The Director of Photography is Billy Williams.  Says Joy Gould Boyum (from Double Exposure: Fiction into Film, 1985) "the scenes between Rupert and Ursula tend to be brightly lit, situated in daylight and frequently outdoors.  The scenes between Gerald and Gudrun, in contrast, tend to be set in interiors and most often at night- with the prevailing darkness serving... to comment on the texture of their relationship....".

Georges Delerue composed the music, Russell says: "Certainly the power of the scene is greatly enhanced by the music of Georges Delerue but it’s not the exact music that he wrote for that particular sequence... what I had to do was to cut out the fugue and use the prelude, actually the prelude had tremendous, a sort of growing intensity and power so it worked and the fact that it cut off just as the moment when the two men collapsed worked extremely well".  Russell had previously made a documentary in Delerue.

The song I'm Forever Blowing Bubbles" recurs throughout the film, on the DVD commentary Russell says the song "symbolised illusion and fantasy".  Other music includes Dans Aromân in D Minor by Theodor Rogalskis (the dancing with highland cattle sequence) and Jerusalem.

The credits state the film was shot on location in  Nottinghamshire, Derbyshire, Yorkshire, Northumberland, County Durham, London as well as Zermatt, Switzerland.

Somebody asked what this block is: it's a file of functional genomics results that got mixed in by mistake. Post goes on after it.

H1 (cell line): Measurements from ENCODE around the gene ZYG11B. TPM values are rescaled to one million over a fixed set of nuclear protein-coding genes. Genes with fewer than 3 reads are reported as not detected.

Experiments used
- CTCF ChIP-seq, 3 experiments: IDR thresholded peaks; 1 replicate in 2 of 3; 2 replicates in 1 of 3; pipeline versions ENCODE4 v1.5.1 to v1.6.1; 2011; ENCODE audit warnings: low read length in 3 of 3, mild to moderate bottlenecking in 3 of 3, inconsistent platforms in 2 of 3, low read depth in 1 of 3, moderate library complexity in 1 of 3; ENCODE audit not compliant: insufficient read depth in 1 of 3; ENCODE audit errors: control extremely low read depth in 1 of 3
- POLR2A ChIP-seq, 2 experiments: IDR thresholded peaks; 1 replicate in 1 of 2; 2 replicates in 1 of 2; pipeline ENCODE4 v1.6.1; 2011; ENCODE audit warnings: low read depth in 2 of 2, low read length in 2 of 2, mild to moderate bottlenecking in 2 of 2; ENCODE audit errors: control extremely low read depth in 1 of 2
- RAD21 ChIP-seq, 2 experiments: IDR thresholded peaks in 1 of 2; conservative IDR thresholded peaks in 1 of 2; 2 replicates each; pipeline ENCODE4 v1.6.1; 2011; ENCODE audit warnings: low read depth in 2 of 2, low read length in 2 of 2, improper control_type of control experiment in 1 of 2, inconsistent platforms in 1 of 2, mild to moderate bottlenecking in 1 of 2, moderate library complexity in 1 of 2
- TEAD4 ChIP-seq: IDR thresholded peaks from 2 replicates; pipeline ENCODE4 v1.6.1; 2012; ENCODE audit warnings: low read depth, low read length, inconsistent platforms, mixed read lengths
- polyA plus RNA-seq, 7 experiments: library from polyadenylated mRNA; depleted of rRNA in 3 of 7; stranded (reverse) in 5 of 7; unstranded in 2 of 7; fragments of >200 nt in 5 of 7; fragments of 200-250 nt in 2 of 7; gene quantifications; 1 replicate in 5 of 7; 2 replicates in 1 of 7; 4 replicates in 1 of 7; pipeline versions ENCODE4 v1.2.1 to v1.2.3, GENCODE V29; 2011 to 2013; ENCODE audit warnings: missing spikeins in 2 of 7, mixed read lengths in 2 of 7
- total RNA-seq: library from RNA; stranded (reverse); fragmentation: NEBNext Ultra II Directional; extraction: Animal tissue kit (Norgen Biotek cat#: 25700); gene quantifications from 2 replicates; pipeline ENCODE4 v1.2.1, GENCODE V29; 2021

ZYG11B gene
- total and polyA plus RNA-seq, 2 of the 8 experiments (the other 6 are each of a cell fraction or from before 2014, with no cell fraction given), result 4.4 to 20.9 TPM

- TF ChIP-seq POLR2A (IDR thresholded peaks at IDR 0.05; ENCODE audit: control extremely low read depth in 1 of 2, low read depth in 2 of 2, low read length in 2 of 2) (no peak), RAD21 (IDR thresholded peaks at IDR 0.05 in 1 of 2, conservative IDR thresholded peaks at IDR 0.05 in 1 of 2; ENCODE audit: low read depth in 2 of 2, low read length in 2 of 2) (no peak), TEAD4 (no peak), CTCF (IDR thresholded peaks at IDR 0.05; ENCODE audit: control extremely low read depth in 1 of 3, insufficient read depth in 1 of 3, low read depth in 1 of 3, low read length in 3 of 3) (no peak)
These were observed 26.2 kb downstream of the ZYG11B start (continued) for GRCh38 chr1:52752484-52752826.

Ken Russell Women in Love

Russell received an Oscar nomination for his direction, alongside Fellini and Altman.  He is seen here preparing shots, below with Director of Photography Billy Williams (both images from DVD extras).

Billy Williams director of photography

 

Ken Russell Women in Love credit

All images from the DVD of the film or DVD extras.



Best Image

Glenda Jackson in Ken Russell Women in Love  Ken Russell Women in Love

Glenda Jackson, red hair and fringe, confronting the Highland cows, red hair and fringe.

Ken Russell Women in Love

Russell's visual imagery.
 



Best Scene

Alan Bates and Oliver Reed in Ken Russell Women in Love 

The wrestling scene. Homo-erotic imagery which is still daring.

British Board of Film Censorship on Women in Love

Correspondence from the British Board of Film Censorship detailing the cuts they required (from BBC4 Dear Censor).

"This film included a remarkably brilliant scene in which two young men wrestled naked... We had to consider this carefully, but decided to pass it; in a scene this was a milestone in censorship since male frontal nudity was still a rarity. We had little criticism, possibly because of the film’s undoubted brilliance" (John Trevelyan, British Board of Film Censors quoted in article by Robert Hofler, 27 May 2020, The Wrap, click here ).

The opening sequence with the coal miners on the bus and the silent dialogue of Glenda Jackson.
 




Themes

Ken Russell Women in Love

A typical Russell shot of a figure in silhouette.

Sexuality (repression, homosexuality).
The elements: water and earth.

For the scene in the coal mine Russell returned to a colliery he had used in his documentary The Miners Picnic.




Films

Other films released in the same year include True Grit, Midnight Cowboy and Easy Rider.

True Grit    Midnight Cowboy   Easy Rider
 

 

More films

Click title for film French Dressing * Billion Dollar Brain * Women in Love * The Music Lovers* The Devils * The Boy Friend * Savage Messiah * Mahler * Tommy * Lisztomania * Valentino * Altered States * Crimes of Passion * Gothic * Aria * The Lair of the White Worm * Salome's Last Dance * The Rainbow * Whore